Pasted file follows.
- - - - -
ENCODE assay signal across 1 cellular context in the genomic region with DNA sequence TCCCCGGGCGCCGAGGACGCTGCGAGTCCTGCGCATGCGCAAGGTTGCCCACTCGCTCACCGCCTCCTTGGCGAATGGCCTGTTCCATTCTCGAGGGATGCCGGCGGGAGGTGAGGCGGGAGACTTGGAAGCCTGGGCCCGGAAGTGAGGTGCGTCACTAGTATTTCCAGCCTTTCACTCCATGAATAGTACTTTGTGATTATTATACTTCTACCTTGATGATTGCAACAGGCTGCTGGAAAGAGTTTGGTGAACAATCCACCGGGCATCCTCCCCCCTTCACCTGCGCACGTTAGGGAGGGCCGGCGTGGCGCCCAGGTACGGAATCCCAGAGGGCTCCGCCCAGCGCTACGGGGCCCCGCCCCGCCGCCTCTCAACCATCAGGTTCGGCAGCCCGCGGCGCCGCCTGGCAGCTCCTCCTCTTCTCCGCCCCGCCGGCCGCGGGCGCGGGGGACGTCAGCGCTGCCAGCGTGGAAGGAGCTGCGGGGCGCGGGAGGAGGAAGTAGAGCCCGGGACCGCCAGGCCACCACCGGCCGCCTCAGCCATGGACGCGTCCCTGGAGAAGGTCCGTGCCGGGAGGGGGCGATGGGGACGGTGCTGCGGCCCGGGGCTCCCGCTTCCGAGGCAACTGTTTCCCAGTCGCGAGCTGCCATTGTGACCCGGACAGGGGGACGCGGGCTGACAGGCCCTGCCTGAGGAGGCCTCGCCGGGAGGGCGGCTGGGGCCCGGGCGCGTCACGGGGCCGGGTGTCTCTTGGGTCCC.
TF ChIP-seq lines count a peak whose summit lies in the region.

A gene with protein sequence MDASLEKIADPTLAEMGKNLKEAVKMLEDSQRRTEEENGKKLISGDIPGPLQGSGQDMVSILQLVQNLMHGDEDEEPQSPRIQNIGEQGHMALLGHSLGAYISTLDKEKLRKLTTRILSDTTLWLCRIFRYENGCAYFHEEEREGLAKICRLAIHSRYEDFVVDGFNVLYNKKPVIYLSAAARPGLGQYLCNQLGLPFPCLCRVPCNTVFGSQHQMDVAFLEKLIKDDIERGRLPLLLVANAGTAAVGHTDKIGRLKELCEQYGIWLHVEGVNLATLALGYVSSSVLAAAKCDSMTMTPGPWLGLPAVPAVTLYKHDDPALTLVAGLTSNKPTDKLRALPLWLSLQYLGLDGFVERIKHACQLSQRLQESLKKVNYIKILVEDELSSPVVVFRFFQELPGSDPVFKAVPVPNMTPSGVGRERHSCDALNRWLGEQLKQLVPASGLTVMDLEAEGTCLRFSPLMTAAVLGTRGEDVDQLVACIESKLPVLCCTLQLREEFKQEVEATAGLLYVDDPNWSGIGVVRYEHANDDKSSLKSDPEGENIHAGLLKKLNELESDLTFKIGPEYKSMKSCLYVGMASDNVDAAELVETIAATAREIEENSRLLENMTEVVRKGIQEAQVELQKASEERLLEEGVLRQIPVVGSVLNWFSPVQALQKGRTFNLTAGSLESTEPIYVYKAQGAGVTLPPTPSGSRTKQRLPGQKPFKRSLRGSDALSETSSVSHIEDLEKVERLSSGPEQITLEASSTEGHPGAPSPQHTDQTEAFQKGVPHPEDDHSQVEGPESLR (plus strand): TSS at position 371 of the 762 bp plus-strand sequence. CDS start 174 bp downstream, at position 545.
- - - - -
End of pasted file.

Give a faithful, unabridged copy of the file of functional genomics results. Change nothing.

ENCODE assay signal across 1 cellular context in the genomic region with DNA sequence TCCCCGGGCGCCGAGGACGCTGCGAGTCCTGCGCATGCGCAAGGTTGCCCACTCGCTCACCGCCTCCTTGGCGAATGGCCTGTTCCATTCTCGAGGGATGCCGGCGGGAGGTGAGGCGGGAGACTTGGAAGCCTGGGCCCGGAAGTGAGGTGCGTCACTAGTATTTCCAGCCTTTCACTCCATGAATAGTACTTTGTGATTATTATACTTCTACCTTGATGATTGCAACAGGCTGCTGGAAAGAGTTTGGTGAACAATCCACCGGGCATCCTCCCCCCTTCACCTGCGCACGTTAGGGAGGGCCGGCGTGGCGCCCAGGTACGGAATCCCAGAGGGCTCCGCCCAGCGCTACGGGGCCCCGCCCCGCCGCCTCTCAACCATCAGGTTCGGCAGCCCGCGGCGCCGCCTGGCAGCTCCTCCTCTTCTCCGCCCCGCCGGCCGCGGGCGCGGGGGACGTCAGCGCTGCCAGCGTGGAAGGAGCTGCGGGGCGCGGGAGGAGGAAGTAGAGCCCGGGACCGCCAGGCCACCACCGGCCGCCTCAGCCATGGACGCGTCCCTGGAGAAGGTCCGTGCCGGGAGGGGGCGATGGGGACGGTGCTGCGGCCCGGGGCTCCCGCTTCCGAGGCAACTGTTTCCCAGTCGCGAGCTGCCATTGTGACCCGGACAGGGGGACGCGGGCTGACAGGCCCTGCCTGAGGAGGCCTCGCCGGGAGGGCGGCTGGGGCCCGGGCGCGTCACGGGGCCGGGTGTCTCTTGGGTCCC.
TF ChIP-seq lines count a peak whose summit lies in the region.

A gene with protein sequence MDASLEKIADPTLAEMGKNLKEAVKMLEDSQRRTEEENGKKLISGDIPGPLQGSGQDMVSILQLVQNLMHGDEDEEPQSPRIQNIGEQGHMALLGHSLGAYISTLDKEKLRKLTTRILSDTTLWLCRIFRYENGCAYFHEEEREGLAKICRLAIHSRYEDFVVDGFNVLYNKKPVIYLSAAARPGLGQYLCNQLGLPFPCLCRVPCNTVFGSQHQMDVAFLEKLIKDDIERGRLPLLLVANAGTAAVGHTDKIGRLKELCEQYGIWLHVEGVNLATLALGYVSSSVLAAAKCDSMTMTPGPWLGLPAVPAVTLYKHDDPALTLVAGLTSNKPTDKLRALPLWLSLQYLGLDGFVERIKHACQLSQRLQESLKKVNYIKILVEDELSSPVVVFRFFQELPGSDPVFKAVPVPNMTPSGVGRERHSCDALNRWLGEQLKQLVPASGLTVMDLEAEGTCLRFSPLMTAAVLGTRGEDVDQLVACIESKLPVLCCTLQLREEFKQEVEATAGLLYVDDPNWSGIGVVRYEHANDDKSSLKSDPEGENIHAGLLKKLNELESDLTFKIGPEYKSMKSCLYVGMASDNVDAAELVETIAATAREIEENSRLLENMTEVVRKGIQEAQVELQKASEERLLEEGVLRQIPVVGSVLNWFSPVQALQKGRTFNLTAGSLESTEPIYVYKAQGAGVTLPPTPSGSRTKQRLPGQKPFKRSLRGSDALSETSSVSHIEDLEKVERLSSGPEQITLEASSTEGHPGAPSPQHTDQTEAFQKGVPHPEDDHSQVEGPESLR (plus strand): TSS at position 371 of the 762 bp plus-strand sequence. CDS start 174 bp downstream, at position 545.